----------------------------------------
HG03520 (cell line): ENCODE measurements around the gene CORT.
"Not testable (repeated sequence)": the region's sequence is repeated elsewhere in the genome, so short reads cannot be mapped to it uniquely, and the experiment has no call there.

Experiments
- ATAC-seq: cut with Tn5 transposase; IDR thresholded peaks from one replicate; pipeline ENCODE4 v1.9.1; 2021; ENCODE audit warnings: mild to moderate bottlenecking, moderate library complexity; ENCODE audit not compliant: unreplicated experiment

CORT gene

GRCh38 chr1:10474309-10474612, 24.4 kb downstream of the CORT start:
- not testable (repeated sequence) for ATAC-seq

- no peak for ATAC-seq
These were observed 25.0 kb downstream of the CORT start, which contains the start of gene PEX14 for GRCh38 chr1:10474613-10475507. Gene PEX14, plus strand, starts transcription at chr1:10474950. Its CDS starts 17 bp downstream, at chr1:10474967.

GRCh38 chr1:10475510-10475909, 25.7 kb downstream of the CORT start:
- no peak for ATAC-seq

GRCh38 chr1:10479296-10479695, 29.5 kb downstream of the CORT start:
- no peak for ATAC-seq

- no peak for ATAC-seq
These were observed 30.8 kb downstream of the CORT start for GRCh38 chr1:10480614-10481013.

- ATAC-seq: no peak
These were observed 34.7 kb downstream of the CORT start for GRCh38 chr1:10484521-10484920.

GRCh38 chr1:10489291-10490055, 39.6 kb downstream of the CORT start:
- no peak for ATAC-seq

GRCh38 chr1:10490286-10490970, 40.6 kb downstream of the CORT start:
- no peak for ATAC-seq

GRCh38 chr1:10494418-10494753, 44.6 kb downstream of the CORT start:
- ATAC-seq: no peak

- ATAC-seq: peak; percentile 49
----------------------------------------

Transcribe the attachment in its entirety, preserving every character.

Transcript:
HG03520 (cell line): ENCODE measurements around the gene CORT.
"Not testable (repeated sequence)": the region's sequence is repeated elsewhere in the genome, so short reads cannot be mapped to it uniquely, and the experiment has no call there.

Experiments
- ATAC-seq: cut with Tn5 transposase; IDR thresholded peaks from one replicate; pipeline ENCODE4 v1.9.1; 2021; ENCODE audit warnings: mild to moderate bottlenecking, moderate library complexity; ENCODE audit not compliant: unreplicated experiment

CORT gene

GRCh38 chr1:10474309-10474612, 24.4 kb downstream of the CORT start:
- not testable (repeated sequence) for ATAC-seq

- no peak for ATAC-seq
These were observed 25.0 kb downstream of the CORT start, which contains the start of gene PEX14 for GRCh38 chr1:10474613-10475507. Gene PEX14, plus strand, starts transcription at chr1:10474950. Its CDS starts 17 bp downstream, at chr1:10474967.

GRCh38 chr1:10475510-10475909, 25.7 kb downstream of the CORT start:
- no peak for ATAC-seq

GRCh38 chr1:10479296-10479695, 29.5 kb downstream of the CORT start:
- no peak for ATAC-seq

- no peak for ATAC-seq
These were observed 30.8 kb downstream of the CORT start for GRCh38 chr1:10480614-10481013.

- ATAC-seq: no peak
These were observed 34.7 kb downstream of the CORT start for GRCh38 chr1:10484521-10484920.

GRCh38 chr1:10489291-10490055, 39.6 kb downstream of the CORT start:
- no peak for ATAC-seq

GRCh38 chr1:10490286-10490970, 40.6 kb downstream of the CORT start:
- no peak for ATAC-seq

GRCh38 chr1:10494418-10494753, 44.6 kb downstream of the CORT start:
- ATAC-seq: no peak

- ATAC-seq: peak; percentile 49